Herman and Liliane, the well-heeled de facto “presidents” of the community, are trying to wrest leadership from Patrick’s parents by swinging public sentiment against their ability to keep the lights on. Also, Liliane is stepping out on Herman with Patrick, whom she boffs on the reg (with Patrick looking dazedly at the ceiling as she rides him, totally detached from coitus). Patrick’s father succumbs to a wasting respiratory disease just as the tide is turning against him, and the son inherits the campsite with little vision of what to do with it.

Compounding Patrick’s bad day, a hammer goes missing from his work shed. It’s not simply a hammer however, it’s one of five, in an array of cascading sizes mounted at the center of his kit. Patrick isn’t just the handyman, he’s also a woodworking savant, the hammer an extension of his arm. What he lacks in the ability to communicate with the world, he seems to make up for in his ability to express some inner poetry through carpentry.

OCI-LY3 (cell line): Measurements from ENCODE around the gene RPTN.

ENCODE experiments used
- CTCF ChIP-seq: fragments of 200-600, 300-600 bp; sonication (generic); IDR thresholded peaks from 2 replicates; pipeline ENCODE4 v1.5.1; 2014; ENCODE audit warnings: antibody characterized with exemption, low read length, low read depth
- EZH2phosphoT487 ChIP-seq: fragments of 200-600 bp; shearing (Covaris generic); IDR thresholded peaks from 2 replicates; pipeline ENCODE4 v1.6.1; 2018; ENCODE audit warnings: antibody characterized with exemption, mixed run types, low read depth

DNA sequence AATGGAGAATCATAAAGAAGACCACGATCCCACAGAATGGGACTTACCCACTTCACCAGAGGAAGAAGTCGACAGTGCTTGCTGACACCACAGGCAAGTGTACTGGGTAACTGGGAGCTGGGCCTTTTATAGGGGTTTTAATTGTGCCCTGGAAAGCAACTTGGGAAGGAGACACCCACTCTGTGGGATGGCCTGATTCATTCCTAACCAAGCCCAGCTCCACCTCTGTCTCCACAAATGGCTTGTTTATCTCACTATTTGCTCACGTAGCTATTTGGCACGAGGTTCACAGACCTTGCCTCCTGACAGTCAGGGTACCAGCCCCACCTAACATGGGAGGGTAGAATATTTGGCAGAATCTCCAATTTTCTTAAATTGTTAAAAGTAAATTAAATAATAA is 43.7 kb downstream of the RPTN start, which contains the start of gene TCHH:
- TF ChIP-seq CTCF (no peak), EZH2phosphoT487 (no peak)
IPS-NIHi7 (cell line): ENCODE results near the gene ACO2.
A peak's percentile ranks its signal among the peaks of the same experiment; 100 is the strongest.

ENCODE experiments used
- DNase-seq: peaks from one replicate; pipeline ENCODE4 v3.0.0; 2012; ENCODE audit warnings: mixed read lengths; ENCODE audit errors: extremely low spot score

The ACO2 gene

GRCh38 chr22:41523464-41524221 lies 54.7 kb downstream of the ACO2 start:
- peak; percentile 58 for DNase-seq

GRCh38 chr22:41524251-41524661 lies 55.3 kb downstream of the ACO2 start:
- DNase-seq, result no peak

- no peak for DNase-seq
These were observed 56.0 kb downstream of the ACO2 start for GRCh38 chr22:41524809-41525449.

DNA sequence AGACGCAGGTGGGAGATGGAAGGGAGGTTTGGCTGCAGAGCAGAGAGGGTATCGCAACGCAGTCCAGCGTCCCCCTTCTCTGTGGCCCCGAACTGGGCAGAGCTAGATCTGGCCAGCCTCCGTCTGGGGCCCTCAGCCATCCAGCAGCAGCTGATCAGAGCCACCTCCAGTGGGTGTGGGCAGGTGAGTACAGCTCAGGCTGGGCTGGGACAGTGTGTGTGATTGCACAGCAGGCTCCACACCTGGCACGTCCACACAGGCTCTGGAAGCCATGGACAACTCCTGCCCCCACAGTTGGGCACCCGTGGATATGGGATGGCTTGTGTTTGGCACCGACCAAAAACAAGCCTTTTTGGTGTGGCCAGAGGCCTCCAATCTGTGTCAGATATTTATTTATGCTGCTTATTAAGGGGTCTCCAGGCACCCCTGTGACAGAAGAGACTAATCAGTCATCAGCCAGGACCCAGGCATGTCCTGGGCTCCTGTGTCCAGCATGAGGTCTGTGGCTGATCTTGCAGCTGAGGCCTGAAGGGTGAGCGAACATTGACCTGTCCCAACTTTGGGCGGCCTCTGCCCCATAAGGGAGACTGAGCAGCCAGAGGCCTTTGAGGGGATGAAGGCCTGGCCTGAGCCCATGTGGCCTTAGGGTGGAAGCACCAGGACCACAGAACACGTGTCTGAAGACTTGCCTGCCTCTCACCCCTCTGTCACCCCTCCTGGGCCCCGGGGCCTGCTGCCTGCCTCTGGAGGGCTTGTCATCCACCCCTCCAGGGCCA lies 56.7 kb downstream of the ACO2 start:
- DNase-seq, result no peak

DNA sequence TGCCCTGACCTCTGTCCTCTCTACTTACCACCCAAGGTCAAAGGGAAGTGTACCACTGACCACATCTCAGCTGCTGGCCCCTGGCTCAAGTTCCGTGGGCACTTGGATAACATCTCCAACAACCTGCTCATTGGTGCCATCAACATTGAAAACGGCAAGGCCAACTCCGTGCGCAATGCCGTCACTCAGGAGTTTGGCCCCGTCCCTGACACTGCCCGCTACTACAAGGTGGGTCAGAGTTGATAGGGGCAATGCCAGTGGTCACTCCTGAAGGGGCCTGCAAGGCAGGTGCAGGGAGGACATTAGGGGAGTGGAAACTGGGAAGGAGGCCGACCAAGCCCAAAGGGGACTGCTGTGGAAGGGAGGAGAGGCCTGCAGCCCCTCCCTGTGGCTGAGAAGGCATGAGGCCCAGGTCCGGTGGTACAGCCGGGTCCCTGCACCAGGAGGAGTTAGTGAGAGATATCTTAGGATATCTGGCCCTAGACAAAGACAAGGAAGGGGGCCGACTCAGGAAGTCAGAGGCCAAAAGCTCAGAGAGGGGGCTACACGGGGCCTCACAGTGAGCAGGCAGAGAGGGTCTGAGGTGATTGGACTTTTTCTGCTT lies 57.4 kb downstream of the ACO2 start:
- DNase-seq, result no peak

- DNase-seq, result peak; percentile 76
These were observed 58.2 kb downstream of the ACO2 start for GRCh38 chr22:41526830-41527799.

Patrick has profound disbelief and grief over losing the metal mallet but shows next to no reaction about his father dying in the previous scene. He appears either on the cognitive spectrum, or perhaps deadened to the world. The film never offers any easy answers, just a well-played (and underwritten) performance by lead actor Kevin Janssens. Apparently he’s something of a tough-guy heartthrob in Belgium but went method and put on close to 50 pounds to fit the part of a meaty lump. There are those quiet performances where the actors eschew vulnerability to project sturdiness and mystery (see Ryan Gosling in Drive), and then there are those quiet performances which are impenetrable clusterfucks (see Ryan Gosling in Only God Forgives). I would put Janssens’ creation of Patrick in the middle, giving enough ground to see that the man is mostly a mystery to himself, whilst holding back some essential part of himself out of fear of getting wounded.